Oh, and this is the Olympics. You can’t just shoot from anywhere. Most of the time, shooting locations are limited and mapped out by the International Olympic Committee (IOC). This makes it even harder to find a unique shot.  Often times, I will walk into the spectator area to try to find a unique perspective, but when shooting up-close to the action, you are generally lumped in with all the other shooters. Each venue will have their own restrictions, so before shooting there for the first time, I stop by the venue press office and ask about their setup. They let me know when I can enter the playing area, where we can stand, if remote cameras are allowed, etc. If I have never photographed that particular sport, I might even ask advice for optimum lens choice. Some events, like the Opening and Closing Ceremonies and certain gold medal matches, are what they call “high impact events” and those require tickets, even for us photographers. For those tickets, you must apply to your National Olympic Committee (NOC, or in my case the USOC). Believe it or not, there are many photographers who go to the Olympics who can’t get tickets to the Opening Ceremonies.

I mentioned that time is at a premium at the Olympics. This is really an understatement. The typical hours of an Olympic photographer are 9 a.m. until 2 a.m. every day. This is the one time in my life where I eat to survive, not to enjoy the food. For me, just about every waking moment is taken up by prepping, shooting, downloading, moving from one location to another, editing, posting, and blogging. I was under contractual obligations to go through my images from each game and get them back to Team USA within two hours of the completion of that event. That means that I am going through thousands of photos, finding the best 10 or 15 shots, adjusting them (exposure, white balance, cropping—no cloning is allowed), and then sending them through ftp back to the U.S. Most nights in London, I was eating a quick dinner at midnight while posting a blog or the last images from that day.

The key to shooting the Olympics, like so many other photography assignments, is to tell a story. For this reason, I’m always acutely aware of what is happening in front of me as I capture my images. Who is the star? Who just made a game-changing mistake? Who is the most interesting person to the audience back home?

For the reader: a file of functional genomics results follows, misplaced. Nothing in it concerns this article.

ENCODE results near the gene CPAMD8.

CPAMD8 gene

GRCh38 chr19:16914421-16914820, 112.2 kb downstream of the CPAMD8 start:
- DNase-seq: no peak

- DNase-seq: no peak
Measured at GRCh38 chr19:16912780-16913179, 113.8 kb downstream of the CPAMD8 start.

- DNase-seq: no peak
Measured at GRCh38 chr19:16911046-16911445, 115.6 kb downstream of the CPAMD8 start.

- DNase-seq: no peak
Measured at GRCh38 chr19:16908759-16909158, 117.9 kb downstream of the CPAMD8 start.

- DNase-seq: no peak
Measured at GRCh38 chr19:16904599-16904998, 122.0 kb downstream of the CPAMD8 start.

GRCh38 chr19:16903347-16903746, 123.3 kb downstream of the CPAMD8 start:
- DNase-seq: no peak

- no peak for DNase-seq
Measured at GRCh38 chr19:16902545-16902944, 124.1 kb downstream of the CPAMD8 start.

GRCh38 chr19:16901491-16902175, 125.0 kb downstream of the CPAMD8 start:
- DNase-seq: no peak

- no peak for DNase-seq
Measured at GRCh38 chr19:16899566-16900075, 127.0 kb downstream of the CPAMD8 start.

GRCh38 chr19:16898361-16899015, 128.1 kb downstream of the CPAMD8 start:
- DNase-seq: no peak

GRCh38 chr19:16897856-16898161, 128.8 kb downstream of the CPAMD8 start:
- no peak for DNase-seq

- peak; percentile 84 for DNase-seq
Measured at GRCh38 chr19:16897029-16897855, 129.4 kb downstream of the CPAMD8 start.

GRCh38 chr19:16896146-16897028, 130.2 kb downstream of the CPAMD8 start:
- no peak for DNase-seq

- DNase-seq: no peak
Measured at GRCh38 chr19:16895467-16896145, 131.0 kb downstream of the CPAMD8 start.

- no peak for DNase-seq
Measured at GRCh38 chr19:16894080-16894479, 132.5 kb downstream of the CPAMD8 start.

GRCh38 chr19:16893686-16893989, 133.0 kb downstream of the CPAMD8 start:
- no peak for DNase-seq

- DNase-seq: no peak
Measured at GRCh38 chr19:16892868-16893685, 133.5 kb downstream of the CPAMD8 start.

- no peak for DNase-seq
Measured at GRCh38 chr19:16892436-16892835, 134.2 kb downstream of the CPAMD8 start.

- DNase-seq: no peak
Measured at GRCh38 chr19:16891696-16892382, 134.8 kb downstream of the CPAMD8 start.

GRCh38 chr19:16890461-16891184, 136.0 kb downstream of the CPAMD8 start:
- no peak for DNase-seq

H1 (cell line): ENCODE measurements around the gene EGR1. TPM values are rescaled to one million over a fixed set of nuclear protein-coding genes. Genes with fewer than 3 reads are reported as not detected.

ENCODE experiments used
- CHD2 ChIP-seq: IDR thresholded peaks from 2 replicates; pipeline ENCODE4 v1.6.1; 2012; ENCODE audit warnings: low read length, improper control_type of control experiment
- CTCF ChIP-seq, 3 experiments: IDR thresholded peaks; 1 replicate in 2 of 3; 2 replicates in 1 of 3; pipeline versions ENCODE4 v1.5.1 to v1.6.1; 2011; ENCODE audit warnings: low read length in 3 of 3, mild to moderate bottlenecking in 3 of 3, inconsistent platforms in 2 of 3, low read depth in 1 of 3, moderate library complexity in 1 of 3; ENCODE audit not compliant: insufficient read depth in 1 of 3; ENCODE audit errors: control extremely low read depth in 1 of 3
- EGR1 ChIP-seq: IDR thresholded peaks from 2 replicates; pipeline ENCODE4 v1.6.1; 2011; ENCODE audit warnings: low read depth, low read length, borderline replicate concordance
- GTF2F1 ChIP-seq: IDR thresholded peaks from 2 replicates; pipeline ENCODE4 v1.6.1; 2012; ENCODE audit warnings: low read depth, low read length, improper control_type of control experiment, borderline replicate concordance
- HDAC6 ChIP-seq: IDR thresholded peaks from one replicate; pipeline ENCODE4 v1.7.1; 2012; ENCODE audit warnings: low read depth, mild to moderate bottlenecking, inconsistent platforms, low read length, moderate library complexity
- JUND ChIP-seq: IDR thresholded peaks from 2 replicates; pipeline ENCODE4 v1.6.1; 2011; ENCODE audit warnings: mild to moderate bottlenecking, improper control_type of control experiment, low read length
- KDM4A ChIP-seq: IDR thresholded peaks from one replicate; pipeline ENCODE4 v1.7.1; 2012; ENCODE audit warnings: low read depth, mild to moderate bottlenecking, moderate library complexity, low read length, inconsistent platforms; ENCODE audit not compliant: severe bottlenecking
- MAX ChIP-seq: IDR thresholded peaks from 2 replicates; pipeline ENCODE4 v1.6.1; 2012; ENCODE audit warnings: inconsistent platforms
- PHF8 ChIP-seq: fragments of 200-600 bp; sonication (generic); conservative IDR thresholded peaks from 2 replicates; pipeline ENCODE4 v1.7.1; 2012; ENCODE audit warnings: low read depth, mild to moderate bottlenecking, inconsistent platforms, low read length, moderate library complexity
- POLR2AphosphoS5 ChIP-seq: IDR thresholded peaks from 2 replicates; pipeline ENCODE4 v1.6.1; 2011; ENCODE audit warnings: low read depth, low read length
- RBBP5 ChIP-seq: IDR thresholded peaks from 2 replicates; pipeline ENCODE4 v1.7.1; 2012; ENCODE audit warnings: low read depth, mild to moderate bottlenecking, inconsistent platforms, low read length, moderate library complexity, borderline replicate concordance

The Advantages
Along with all of the challenges of shooting the Olympics, come the big advantages of being there. First of all, I am at the Olympics! Even though I have photographed three of these events already, I still get chills thinking about the next one. There is a very special vibe at the Games, with most people very excited to be there, and lots of geographic pride. This leads me to the next advantage: I get to represent my country. Not as an athlete, but as a professional who is there to do my job and do it as well as possible. Heck, I’m competing to get that “gold medal shot” that nobody else captured.

As a fully accredited photographer at the Olympics, I have the best seats in the house and often times get a chance to mingle with the athletes. And every shot that I take is another piece of history being captured.

While one of the biggest challenges is dealing with hundreds or thousands of photographers vying for the killer shot, it’s also one of the best advantages of being at the Olympics. I get a chance to meet amazing photographers from all over the world, and see them again at the next Games. Spending time together in this pressure-cooker environment makes you a close-knit family in a short amount of time.

Another great advantage of shooting the Olympics is that I get a chance to photograph unique and varied sports. Trust me, there isn’t a whole lot of bobsledding action in the San Francisco area! I love the challenge of shooting something different, and often find that my favorite images from the Games are from sports that were new for me.

Shooting the Olympics does provide one large business advantage for me. It helps me to build my reputation within the photo community. And I won’t lie; having the Olympic credentials definitely impresses potential clients. In this competitive environment, if this helps me differentiate myself from the other photographers in my area, that’s a good thing.

Lastly, and most importantly, shooting the Olympics is fun! Sure, it is a ton of pressure, endless work, and crazy long hours, but it is a blast nonetheless.

You can see more of Jeff’s work at JeffCable.com, keep up with him on his blog, and like him on Facebook.

Tuesday
Feb
2013
12

Blind Critiques on The Grid

by Scott Kelby  |  0 Comments